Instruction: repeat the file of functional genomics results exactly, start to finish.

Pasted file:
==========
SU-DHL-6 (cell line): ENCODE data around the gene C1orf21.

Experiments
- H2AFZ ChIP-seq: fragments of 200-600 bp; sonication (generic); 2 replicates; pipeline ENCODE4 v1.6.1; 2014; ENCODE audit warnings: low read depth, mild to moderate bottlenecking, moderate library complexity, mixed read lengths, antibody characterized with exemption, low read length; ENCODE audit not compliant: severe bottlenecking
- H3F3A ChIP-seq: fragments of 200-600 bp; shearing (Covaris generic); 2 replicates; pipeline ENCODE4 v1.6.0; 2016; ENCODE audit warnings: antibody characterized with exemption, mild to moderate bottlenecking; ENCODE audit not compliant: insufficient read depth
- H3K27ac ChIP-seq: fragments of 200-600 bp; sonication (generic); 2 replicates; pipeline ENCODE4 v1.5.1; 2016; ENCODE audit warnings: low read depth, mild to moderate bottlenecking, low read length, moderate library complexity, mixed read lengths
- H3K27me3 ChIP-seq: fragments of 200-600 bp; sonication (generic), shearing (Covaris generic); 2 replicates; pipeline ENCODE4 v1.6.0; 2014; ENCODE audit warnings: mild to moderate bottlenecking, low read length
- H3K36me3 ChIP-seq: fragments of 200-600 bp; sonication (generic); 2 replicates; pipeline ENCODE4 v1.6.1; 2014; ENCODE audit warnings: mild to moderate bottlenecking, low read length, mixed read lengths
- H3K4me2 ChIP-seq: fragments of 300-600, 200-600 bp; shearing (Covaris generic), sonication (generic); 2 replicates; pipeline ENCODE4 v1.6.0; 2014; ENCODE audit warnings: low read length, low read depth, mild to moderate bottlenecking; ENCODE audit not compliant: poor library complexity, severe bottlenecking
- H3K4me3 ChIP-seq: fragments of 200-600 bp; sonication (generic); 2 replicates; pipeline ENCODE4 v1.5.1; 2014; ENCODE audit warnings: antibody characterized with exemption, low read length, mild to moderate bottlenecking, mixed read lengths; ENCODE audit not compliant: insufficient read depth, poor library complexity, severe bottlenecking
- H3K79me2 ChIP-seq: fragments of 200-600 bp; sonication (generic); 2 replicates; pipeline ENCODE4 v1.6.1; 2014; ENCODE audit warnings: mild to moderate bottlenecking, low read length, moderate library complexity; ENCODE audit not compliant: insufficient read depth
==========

SU-DHL-6 (cell line): ENCODE data around the gene C1orf21.

Experiments
- H2AFZ ChIP-seq: fragments of 200-600 bp; sonication (generic); 2 replicates; pipeline ENCODE4 v1.6.1; 2014; ENCODE audit warnings: low read depth, mild to moderate bottlenecking, moderate library complexity, mixed read lengths, antibody characterized with exemption, low read length; ENCODE audit not compliant: severe bottlenecking
- H3F3A ChIP-seq: fragments of 200-600 bp; shearing (Covaris generic); 2 replicates; pipeline ENCODE4 v1.6.0; 2016; ENCODE audit warnings: antibody characterized with exemption, mild to moderate bottlenecking; ENCODE audit not compliant: insufficient read depth
- H3K27ac ChIP-seq: fragments of 200-600 bp; sonication (generic); 2 replicates; pipeline ENCODE4 v1.5.1; 2016; ENCODE audit warnings: low read depth, mild to moderate bottlenecking, low read length, moderate library complexity, mixed read lengths
- H3K27me3 ChIP-seq: fragments of 200-600 bp; sonication (generic), shearing (Covaris generic); 2 replicates; pipeline ENCODE4 v1.6.0; 2014; ENCODE audit warnings: mild to moderate bottlenecking, low read length
- H3K36me3 ChIP-seq: fragments of 200-600 bp; sonication (generic); 2 replicates; pipeline ENCODE4 v1.6.1; 2014; ENCODE audit warnings: mild to moderate bottlenecking, low read length, mixed read lengths
- H3K4me2 ChIP-seq: fragments of 300-600, 200-600 bp; shearing (Covaris generic), sonication (generic); 2 replicates; pipeline ENCODE4 v1.6.0; 2014; ENCODE audit warnings: low read length, low read depth, mild to moderate bottlenecking; ENCODE audit not compliant: poor library complexity, severe bottlenecking
- H3K4me3 ChIP-seq: fragments of 200-600 bp; sonication (generic); 2 replicates; pipeline ENCODE4 v1.5.1; 2014; ENCODE audit warnings: antibody characterized with exemption, low read length, mild to moderate bottlenecking, mixed read lengths; ENCODE audit not compliant: insufficient read depth, poor library complexity, severe bottlenecking
- H3K79me2 ChIP-seq: fragments of 200-600 bp; sonication (generic); 2 replicates; pipeline ENCODE4 v1.6.1; 2014; ENCODE audit warnings: mild to moderate bottlenecking, low read length, moderate library complexity; ENCODE audit not compliant: insufficient read depth